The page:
At Fero we often get asked the question: Why can't I do this data-driven analysis myself?
You can—but it will be expensive and inefficient. And it might not work.
Below, we highlight some of the main issues you'll run into. These issues broadly fall into three categories: data, collaboration, and broader issues around trust.
1. Data issues
Without quality data, you won't get quality insights. That means even before doing any analysis, you'll need to make sure the data coming from the factory floor is clean, without any outliers. This brings us to our first issue:
Data is hard to clean in real time.
It's easy to export static data into Excel and manually clean it by deleting rows that don’t make sense and removing outliers by hand. But cleaning live data is more challenging—especially if you don't know anything about the factory or process. As a result, data scientists can spend months cleaning data for a single process.
Fero software has process and data engines that auto-clean data in real time. Once your static data has been cleaned and you want to start analyzing live data, you don't need to do any extra work—just enable live optimization mode and Fero will automatically clean and analyze data as it's generated on the factory floor.
Reproducing analyses often requires starting again from scratch.
Say you start a project to find the root cause of an unusually high scrap rate. Later, you want to study emissions generated during the same process and figure out how to reduce them.
If the data scientist has created custom code to deal with the first project, it won't be helpful for the second. Rather, you'll need to start from scratch as your new files and data sources will have many small but significant differences.
Fero makes it easy to ask multiple questions about the same process. You don't need to do any re-work. Rather, just create a new analysis and adjust the factors you want to examine, and the software will get you answers in minutes.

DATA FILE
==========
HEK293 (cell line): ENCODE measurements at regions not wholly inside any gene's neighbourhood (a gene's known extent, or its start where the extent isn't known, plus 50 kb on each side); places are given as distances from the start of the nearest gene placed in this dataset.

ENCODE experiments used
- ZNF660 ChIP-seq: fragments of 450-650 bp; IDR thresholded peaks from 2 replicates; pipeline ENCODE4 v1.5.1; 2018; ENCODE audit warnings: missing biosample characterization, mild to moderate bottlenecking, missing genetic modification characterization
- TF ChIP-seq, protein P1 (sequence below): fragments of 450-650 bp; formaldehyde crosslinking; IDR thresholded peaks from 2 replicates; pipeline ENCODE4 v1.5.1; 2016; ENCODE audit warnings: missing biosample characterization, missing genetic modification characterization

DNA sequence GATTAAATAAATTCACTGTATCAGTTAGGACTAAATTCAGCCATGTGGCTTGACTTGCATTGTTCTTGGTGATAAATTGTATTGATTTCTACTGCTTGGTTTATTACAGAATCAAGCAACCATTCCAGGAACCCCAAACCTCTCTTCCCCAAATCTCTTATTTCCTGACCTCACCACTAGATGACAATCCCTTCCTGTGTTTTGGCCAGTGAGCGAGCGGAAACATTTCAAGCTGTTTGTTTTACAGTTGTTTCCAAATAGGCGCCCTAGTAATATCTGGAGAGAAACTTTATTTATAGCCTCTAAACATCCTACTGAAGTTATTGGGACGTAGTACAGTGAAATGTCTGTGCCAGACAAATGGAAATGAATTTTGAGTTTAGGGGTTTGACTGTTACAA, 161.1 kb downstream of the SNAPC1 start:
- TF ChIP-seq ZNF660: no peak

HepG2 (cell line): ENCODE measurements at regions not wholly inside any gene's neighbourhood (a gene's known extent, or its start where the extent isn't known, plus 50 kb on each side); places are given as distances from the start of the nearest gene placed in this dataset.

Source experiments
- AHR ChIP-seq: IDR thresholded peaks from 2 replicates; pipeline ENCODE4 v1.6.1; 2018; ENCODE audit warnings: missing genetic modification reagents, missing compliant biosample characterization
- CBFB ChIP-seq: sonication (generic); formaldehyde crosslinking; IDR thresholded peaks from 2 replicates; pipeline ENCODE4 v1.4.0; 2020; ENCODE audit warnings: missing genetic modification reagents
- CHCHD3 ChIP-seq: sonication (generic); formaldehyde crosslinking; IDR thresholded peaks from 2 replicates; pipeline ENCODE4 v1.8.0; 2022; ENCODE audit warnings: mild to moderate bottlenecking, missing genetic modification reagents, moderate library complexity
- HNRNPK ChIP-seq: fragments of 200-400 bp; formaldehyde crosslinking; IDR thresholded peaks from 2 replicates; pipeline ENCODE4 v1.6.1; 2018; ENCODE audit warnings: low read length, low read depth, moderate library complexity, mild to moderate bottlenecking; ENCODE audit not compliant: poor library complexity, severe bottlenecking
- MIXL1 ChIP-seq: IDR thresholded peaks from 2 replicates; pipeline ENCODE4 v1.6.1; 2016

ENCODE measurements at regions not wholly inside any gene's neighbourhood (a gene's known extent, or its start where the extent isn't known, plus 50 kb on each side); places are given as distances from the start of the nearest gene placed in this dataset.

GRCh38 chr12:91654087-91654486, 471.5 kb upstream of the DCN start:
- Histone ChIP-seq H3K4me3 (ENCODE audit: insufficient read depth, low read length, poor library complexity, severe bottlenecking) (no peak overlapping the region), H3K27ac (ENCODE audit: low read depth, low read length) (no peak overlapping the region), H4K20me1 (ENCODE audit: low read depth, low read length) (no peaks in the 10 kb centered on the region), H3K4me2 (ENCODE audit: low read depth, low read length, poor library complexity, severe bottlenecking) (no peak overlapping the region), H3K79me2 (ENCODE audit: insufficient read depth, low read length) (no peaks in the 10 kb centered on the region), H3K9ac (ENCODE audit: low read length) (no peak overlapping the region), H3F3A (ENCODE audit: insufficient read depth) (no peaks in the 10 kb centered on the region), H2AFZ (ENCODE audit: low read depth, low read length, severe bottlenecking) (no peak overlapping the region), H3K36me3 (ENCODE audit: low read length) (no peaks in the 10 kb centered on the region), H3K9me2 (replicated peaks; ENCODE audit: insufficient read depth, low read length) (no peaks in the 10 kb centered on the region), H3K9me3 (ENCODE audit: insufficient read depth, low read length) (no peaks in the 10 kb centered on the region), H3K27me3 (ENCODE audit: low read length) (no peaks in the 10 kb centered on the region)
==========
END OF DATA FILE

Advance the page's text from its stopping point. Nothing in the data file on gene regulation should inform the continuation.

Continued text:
2. Collaboration issues
Once the models have been built, they'll then need to actually be implemented. This leads to another set of practical challenges:
Splitting work between the data scientist and the domain expert is inefficient.
The person preparing and cleaning the data is typically the data scientist, but the person who actually knows the data is the domain expert. So this requires a lot of back and forth: the data scientist has to talk to the domain expert to get some code, they'll share the result, they have to look at the graphs to see if it makes sense, etc.
We cut this back and forth out. When you set up a process in Fero, the domain expert adds information about the factory, such as the number of stages in the process and how long items spend in each stage. This information is then used to clean and prepare the data and build accurate models—so the data scientists can spend their time analyzing and discussing the results with their domain expert colleagues.
The data scientist leaves.
They wrote custom code, but now you don't know how to maintain it or what to do with it. You need to find another data scientist to help deal with those issues. (This issue is compounded when it's a student intern doing the data science work!)
With Fero, you no longer have to worry about orphaned projects like this. Anyone can use Fero easily—no code required.
3. Trust issues
Building a model is only part of the challenge. A model with X% accuracy doesn't automatically translate into ROI. If this model is sitting on some engineer's workstation, it doesn't bring value.
Trust is the main obstacle hindering the adoption of machine learning in the industrial space. If you're planning to build your own models, you'll likely use off-the-shelf models. These aren't built for industry, so they're not explainable—users won't be able to see how they work or be able to use them to get a deep understanding of their processes. That means those who actually work on the factory floor may not buy into them, thus wasting your investment.
If you don't already employ data scientists, hiring contractors will add significant cost to your budget. And if you already have your own data scientists, great! You should leverage them to address as many data-driven analyses as possible by providing them good software to cover the more routine parts of their jobs.
As we've seen in a plethora of recent surveys, many manufacturers are eager to invest in AI and machine learning, yet few companies actually see value from their AI investments. To buck the trend, you'll need a solution that works, and that engineers and operators can be confident will make their work easier.